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Syrian army captures town near key highway
Associated Press
A picture taken on December 3, 2013 shows soldiers loyal to the regime forces gathering around a vehicle near al-Nabk, in the Qalamoun region on the outskirts of the capital Damascus.    AFP PHOTO SAM SKAINE
A picture taken on December 3, 2013 shows soldiers loyal to the regime forces gathering around a vehicle near al-Nabk, in the Qalamoun region on the outskirts of the capital Damascus. AFP PHOTO SAM SKAINE
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BEIRUT: Syrian troops captured a western town near the country's main north-south highway on Monday as the government forged ahead with a punishing offensive in a mountainous region near the border with Lebanon, state media said.

According to the reports, the troops took full control of Nabek a day after taking the nearby highway that links the capital, Damascus, with the central city of Homs. The highway is critical for the overland transport of Syria's chemical weapons to a port from where the arms would be shipped for destruction abroad or at sea.

But Syrian activists disputed the state media reports and said the rebels still hold part of Nabek. The area has strategic value for both sides in Syria's conflict, now in its third year. The highway serves as a crucial link between Damascus and the country's north, as well as government strongholds along the Mediterranean coast.

The Organization for the Prohibition of Chemical Weapons said last week it would consider using the road to transport the chemical weapons to the port of Latakia.

Syrian state TV said President Bashar Assad's army took Nabek on Monday morning after "a series of precise operations." Troops are still pursuing "terrorists" on the town's outskirts, the TV said, using the government term for opposition forces fighting to topple Assad.

The TV aired a live report from Nabek's main square, showing a reporter surrounded by dozens of people waving Syrian flags. Most of the buildings shown in the footage appeared intact and at least one was decorated with the Syrian flag, which covered it from the roof all the way to the ground.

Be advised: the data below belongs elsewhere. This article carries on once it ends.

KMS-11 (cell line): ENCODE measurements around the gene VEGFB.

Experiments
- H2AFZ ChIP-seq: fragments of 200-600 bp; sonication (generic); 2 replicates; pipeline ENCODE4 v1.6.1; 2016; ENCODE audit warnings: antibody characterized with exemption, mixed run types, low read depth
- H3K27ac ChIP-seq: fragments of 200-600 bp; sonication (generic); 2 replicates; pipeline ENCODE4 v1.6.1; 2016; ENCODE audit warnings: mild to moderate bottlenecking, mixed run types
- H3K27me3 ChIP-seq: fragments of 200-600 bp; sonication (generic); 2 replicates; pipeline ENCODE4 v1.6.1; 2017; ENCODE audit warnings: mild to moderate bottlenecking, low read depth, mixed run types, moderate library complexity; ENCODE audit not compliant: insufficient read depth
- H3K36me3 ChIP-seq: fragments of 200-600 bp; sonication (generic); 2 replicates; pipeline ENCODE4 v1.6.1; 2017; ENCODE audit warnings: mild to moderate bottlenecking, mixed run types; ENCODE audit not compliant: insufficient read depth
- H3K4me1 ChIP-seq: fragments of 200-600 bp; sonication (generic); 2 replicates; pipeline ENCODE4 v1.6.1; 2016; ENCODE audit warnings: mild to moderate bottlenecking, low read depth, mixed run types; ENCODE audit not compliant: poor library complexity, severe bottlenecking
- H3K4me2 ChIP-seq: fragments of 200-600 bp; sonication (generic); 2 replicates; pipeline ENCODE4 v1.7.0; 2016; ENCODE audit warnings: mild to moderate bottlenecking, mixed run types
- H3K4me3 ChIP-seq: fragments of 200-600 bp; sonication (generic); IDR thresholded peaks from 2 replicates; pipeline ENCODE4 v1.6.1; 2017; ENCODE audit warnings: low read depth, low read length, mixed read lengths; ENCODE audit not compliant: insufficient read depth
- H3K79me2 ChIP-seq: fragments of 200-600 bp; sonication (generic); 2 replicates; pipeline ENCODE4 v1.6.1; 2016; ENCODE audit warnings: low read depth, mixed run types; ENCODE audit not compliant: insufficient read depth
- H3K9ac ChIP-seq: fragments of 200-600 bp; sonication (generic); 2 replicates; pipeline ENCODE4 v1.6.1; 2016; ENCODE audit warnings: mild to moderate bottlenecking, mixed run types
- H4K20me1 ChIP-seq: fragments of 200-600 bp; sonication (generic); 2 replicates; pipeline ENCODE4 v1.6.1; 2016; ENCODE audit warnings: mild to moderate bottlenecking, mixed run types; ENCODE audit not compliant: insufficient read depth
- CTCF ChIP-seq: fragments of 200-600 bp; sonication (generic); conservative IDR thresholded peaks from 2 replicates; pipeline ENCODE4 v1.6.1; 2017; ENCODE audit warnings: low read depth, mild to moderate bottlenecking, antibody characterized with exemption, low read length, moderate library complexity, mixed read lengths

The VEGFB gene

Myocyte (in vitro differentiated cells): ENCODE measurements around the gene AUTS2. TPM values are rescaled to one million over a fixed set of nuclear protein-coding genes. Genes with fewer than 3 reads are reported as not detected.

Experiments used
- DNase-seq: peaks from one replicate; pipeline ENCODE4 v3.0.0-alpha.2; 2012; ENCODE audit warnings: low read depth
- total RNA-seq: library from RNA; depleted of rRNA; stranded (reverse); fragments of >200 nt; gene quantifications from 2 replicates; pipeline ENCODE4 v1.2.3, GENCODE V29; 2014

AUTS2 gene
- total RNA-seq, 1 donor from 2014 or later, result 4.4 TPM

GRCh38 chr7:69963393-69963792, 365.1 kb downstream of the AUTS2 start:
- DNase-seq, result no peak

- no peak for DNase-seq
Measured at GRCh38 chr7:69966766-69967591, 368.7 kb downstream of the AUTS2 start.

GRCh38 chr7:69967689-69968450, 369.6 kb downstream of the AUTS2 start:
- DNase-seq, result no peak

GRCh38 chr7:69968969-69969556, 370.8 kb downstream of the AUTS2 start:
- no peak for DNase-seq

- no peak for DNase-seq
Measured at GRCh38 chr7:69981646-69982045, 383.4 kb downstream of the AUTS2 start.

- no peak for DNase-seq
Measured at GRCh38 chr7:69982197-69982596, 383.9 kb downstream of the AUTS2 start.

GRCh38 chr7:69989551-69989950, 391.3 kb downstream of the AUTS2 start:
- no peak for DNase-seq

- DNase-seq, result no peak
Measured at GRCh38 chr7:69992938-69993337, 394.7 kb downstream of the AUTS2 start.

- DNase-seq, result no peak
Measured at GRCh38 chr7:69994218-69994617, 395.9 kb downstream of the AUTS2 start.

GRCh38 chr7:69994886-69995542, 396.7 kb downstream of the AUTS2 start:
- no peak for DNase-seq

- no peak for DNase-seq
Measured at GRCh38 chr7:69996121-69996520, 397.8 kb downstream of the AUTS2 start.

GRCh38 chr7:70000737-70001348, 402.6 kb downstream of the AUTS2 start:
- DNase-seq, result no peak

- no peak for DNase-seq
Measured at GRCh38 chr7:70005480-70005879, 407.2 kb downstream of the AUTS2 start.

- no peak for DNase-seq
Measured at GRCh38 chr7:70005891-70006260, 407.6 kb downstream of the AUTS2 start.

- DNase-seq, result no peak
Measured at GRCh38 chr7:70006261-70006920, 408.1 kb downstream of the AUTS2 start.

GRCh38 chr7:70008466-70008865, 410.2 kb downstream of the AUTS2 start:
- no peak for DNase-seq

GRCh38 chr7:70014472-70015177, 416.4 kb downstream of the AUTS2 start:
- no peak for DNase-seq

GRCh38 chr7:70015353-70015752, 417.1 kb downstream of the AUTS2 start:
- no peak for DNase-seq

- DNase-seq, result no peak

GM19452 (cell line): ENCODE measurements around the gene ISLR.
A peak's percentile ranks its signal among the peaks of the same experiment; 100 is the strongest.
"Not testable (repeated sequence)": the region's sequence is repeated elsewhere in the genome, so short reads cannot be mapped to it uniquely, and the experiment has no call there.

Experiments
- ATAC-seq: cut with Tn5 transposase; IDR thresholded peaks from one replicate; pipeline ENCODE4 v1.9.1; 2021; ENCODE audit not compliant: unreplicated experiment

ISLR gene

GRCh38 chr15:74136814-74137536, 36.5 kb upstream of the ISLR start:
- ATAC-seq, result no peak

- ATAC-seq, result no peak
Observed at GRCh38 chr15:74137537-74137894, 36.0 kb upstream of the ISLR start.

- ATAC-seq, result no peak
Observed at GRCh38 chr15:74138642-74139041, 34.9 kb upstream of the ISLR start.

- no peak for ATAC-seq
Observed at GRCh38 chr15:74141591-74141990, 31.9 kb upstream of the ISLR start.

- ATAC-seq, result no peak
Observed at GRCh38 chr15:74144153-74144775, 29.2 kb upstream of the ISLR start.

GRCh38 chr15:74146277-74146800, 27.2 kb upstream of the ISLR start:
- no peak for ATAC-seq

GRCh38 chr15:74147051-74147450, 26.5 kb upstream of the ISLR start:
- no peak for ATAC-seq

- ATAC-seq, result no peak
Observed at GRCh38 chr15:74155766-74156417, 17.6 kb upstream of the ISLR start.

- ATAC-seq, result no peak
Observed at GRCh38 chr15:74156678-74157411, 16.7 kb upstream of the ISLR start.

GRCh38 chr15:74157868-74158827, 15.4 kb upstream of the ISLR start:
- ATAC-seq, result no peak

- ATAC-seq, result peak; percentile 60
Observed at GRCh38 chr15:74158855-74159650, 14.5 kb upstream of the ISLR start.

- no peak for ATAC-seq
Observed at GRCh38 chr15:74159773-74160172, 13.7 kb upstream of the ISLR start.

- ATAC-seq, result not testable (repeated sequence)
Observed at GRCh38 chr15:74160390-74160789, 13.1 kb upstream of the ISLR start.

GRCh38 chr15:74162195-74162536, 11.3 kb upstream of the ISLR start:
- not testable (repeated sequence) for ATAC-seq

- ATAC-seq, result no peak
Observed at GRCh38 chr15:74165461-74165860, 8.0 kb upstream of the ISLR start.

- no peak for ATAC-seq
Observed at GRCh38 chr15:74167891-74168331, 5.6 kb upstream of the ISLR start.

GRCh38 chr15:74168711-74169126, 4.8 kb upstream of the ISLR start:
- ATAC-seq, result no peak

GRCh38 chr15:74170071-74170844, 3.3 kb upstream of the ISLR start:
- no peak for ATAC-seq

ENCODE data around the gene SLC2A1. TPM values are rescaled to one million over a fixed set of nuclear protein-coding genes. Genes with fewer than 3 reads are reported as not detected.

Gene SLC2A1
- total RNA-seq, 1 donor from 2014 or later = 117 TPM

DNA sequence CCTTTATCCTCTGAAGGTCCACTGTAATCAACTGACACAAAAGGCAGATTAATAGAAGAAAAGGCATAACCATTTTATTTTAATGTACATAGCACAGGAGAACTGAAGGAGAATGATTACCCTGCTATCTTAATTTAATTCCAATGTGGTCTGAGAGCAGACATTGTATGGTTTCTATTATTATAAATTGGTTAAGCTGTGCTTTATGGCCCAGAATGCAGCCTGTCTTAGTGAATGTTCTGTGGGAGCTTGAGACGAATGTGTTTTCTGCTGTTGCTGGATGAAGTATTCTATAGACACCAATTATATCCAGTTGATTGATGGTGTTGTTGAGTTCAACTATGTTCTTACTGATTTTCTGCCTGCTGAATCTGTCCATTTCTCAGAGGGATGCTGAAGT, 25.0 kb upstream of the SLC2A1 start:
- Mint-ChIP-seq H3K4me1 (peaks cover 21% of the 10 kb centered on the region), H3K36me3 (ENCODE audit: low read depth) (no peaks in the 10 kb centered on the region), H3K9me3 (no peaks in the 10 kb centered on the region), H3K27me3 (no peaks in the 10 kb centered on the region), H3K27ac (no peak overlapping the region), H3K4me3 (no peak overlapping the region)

The broadcast showed a young Syrian woman, saying to the reporter: "May God protect our Syrian soldiers. I feel safe now."

Another woman says the townspeople suffered from lack of food and water since the fighting began three weeks ago. "We lived very difficult 20 days," she says.

Rami Abdurrahman, the head of the Britain-based Syrian Observatory for Human Rights said the government controls most of Nabek but that fighting was still going on around the town.

Over the past days, the area has seen heavy clashes between the Syrian army, backed by its Lebanese Hezbollah allies, and Islamist rebels, including many from an al-Qaida-linked group.

The fighting had closed the highway for 19 days but the Syrian troops reopened the road on Sunday, the Observatory said.

Meanwhile, Syria's local and international telephone lines and the Internet went down for about for 2 ½ hours on Monday because of "technical problems," state TV said. The station later reported that technicians fixed the problem on the main fiber-optic cable. Calls started getting through to Syria shortly after 3 p.m. (1300 GMT) Monday.

Canadian network monitoring firm BGPmon said Syria was hit by a countrywide Internet outage on Monday affecting more than 90 percent of the nation's networks. The monitoring firm did not say what had caused the outage.

Syria has had several cuts in telephone lines and the Internet since its crisis began in March 2011.

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